On Aug. 19, Carey wrote, "Great -- thanks for the response and I look forward to hearing from them. As mentioned, it would be ideal to connect this week... assuming this week is doable for you schedule-wise?"
Zeldin told Fox News on Thursday it was "greatly concerning" that Yovanovitch may have testified incorrectly that she did not personally respond to Carey's email.
"I would highly suspect that this Democratic staffer's work was connected in some way to the whistleblower's effort, which has evolved into this impeachment charade," Zeldin said. "We do know that the whistleblower was in contact with [House Intelligence Committee Chairman] Adam Schiff's team before the whistleblower had even hired an attorney or filed a whistleblower complaint even though Schiff had lied to the public originally claiming that there was no contact. Additionally, while the contents of the email from this staffer to Ambassador Yovanovitch clearly state what the conversation would be regarding, Yovanovitch, when I asked her specifically what the staffer was looking to speak about, did not provide these details."
Zeldin added: "I specifically asked her whether the Democratic staffer was responded to by Yovanovitch or the State Department. It is greatly concerning that Ambassador Yovanovitch didn't answer my question as honestly as she should have, especially while under oath."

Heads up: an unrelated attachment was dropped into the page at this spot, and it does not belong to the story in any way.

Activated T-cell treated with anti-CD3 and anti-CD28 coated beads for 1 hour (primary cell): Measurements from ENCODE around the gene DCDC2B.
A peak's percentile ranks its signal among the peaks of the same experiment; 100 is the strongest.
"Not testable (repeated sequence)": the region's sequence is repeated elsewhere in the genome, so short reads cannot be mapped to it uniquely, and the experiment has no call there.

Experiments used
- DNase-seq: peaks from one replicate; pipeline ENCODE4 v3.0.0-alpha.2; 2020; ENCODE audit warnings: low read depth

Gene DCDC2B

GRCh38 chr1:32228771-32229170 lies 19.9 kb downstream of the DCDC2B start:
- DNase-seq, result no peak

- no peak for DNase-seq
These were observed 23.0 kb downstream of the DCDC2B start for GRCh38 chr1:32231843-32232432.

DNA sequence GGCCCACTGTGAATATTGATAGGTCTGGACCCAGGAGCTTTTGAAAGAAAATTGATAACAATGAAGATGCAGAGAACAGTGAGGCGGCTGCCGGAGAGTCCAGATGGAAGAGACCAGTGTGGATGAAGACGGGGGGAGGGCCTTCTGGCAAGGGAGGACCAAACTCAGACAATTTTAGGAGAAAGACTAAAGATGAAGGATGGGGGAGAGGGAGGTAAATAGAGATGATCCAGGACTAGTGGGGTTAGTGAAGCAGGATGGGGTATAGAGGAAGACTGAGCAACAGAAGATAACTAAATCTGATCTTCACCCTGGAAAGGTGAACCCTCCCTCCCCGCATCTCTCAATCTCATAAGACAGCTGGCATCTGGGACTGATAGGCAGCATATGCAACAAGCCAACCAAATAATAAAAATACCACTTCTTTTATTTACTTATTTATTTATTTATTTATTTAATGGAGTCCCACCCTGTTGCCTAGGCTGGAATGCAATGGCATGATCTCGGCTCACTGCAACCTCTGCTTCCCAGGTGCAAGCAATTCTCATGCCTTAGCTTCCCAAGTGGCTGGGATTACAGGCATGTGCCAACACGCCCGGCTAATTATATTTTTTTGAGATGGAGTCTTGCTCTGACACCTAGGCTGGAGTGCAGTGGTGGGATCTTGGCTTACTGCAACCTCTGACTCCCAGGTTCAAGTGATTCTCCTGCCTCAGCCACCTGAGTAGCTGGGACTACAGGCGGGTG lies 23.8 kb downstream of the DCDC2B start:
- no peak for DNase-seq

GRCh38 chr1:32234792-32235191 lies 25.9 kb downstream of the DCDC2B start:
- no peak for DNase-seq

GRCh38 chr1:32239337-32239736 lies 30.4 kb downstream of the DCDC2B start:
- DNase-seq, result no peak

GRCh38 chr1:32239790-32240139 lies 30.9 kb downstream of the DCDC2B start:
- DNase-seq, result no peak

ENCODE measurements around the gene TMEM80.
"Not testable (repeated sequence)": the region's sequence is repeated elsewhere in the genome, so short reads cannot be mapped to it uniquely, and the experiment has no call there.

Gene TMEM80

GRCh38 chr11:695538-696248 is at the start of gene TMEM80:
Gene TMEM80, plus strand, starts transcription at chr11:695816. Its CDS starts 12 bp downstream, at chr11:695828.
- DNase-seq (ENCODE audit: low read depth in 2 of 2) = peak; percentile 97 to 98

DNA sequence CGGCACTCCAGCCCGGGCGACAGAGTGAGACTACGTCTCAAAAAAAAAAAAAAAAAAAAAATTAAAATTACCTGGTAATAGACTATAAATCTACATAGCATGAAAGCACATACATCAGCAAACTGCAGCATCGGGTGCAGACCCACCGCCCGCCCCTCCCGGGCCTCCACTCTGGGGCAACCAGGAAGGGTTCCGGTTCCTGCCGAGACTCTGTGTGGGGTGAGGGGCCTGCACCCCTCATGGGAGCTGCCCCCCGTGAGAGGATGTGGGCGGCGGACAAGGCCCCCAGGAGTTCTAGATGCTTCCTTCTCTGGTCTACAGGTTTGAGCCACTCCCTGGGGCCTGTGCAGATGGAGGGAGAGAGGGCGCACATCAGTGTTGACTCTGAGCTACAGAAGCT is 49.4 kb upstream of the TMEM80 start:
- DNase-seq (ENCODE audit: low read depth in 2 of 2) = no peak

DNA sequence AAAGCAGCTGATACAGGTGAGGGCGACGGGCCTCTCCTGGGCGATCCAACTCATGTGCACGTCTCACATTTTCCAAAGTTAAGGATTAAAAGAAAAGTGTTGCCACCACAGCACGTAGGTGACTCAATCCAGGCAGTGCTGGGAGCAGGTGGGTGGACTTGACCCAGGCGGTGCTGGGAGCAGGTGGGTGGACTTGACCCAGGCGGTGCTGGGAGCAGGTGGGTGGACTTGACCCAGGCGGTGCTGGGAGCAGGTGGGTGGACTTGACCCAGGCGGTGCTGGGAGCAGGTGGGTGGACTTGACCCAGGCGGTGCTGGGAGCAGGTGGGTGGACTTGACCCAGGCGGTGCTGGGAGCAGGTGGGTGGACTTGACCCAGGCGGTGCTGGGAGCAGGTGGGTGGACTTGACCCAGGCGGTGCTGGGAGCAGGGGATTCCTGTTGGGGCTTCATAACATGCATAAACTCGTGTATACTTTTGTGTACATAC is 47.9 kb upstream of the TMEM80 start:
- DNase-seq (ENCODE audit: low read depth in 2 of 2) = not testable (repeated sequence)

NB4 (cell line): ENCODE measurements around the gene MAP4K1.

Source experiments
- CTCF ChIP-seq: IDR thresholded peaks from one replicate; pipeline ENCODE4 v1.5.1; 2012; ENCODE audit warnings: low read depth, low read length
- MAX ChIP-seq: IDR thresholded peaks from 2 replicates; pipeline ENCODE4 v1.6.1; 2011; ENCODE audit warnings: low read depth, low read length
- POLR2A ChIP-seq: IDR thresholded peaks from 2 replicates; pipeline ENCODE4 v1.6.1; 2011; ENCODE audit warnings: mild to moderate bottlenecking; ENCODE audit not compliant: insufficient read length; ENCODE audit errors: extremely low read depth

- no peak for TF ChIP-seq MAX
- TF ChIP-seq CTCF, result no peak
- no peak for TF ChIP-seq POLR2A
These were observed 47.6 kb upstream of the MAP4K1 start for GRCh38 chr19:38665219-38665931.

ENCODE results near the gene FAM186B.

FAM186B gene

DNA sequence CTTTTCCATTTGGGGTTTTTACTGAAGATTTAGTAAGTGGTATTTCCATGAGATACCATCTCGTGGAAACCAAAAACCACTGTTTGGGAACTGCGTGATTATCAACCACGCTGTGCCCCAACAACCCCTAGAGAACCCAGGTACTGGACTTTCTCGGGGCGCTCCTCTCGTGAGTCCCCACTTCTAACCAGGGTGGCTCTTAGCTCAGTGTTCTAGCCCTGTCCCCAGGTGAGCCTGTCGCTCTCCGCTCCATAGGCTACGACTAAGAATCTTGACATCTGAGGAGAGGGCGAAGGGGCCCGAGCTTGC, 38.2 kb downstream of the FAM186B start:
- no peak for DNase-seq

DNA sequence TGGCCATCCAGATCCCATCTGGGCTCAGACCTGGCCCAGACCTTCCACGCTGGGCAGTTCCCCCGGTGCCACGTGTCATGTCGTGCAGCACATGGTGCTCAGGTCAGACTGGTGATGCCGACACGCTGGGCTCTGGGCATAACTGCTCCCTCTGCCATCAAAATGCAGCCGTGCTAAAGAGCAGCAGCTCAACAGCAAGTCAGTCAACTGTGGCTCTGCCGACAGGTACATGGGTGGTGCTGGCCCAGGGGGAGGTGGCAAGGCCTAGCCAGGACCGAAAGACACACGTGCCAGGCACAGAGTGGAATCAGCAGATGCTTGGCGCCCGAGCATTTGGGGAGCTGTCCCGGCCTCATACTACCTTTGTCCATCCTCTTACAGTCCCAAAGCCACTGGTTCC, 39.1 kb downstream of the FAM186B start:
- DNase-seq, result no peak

"It is greatly concerning that Ambassador Yovanovitch didn't answer my question as honestly as she should have, especially while under oath."
A Democratic House Foreign Affairs Committee spokesperson, however, characterized the outreach as innocuous, saying it was related to Yovanovitch's public ouster as the envoy to Ukraine.
"The committee wanted to hear from an ambassador whose assignment was cut short under unusual circumstances," the spokesperson said. "This staff outreach was part of monthslong efforts that culminated in the September 9 launch of an investigation into these events. Congress has a constitutional duty to conduct oversight. The State Department doesn’t tell Congress how to do that job, and should be more concerned with the culture of retaliation and impunity that has festered under this administration."
Neither Carey nor the State Department immediately responded to Fox News' requests for comment.
President Trump ordered Yovanovitch to be recalled from her post this past May following allegations of partisanship and political bias. Democrats have suggested her service was terminated so that the Trump administration could carry out illicit foreign policy with Ukraine.
George Kent, a career official at the State Department, told House investigators conducting the impeachment inquiry that a Ukrainian official told him Trump attorney Rudy Giuliani had conspired with Yuriy Lutsenko, the then-prosecutor general of Ukraine, to "throw mud" as part of a “campaign of slander” against Yovanovitch.
That accusation came out in testimony released earlier Thursday.
"Well, Mr. Giuliani was almost unmissable starting in mid-March," Kent told investigators. "As the news campaign, or campaign of slander against, not only Ambassador Yovanovitch unfolded, he had a very high media presence, so he was on TV, his Twitter feed ramped up and it was all focused on Ukraine."
"Tucker Carlson Tonight" investigative producer Alex Pfeiffer contributed to this report.